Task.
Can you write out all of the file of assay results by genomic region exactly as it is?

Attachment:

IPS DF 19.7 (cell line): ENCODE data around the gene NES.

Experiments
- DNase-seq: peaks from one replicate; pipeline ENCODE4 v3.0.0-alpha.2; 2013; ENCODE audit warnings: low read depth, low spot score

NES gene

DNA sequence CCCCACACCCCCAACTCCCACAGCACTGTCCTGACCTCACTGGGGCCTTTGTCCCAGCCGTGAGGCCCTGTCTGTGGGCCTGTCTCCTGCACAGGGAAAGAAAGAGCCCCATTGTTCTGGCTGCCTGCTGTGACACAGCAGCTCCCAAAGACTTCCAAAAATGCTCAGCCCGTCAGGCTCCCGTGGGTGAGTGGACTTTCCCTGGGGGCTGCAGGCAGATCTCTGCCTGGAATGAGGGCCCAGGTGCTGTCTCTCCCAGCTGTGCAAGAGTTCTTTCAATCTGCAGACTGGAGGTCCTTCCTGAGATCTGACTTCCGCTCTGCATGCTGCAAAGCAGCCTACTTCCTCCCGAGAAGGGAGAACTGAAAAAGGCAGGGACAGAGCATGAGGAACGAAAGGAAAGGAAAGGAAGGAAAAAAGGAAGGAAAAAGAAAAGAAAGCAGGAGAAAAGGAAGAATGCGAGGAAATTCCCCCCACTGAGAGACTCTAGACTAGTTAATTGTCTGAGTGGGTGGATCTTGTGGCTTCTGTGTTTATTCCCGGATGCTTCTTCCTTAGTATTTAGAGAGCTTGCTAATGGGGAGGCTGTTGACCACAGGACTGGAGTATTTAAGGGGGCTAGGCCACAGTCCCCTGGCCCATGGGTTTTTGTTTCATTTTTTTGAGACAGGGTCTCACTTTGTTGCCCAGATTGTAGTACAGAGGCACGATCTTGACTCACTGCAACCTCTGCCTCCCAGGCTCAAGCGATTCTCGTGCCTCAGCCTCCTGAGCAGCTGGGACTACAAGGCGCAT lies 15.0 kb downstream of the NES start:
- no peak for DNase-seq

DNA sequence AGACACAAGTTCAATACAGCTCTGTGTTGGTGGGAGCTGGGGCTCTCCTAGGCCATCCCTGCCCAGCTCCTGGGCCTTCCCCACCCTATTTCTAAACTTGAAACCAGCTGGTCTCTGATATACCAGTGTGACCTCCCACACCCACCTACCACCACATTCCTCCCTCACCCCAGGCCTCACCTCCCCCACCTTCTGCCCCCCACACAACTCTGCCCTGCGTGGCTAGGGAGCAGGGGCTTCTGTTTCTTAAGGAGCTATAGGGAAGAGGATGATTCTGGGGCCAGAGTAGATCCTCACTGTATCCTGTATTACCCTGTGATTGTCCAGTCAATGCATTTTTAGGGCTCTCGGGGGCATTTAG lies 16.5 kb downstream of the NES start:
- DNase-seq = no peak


IPS DF 19.7 (cell line): ENCODE data around the gene NES.

Experiments
- DNase-seq: peaks from one replicate; pipeline ENCODE4 v3.0.0-alpha.2; 2013; ENCODE audit warnings: low read depth, low spot score

NES gene

DNA sequence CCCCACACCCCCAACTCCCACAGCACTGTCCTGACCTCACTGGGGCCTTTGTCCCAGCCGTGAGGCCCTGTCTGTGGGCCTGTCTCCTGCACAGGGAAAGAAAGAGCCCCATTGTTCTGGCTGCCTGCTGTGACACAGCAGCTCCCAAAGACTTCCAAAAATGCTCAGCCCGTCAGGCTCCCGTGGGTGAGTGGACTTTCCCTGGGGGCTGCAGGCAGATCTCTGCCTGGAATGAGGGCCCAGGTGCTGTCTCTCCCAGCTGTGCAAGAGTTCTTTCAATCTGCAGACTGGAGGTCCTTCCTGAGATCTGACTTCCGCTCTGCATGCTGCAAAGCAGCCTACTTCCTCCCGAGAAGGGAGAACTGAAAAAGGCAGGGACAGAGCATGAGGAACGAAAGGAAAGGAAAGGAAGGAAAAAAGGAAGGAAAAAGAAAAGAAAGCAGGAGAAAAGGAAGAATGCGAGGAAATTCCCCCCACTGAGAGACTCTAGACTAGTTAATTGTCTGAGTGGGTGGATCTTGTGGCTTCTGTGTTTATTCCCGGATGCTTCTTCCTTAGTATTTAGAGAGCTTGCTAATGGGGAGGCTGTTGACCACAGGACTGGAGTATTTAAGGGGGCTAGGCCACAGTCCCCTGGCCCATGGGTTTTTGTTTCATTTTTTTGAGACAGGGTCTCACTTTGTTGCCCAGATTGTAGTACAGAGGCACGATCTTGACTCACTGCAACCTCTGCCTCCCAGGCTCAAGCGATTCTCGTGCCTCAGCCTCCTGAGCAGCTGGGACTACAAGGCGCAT lies 15.0 kb downstream of the NES start:
- no peak for DNase-seq

DNA sequence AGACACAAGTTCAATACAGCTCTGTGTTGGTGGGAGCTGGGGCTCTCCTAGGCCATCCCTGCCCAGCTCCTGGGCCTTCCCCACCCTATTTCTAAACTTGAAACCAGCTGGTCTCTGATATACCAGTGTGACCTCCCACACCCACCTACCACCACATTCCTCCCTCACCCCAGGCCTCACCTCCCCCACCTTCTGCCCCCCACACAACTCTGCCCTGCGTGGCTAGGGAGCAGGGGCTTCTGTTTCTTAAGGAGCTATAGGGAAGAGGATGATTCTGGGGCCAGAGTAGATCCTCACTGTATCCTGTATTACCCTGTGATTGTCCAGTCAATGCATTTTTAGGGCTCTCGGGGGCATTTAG lies 16.5 kb downstream of the NES start:
- DNase-seq = no peak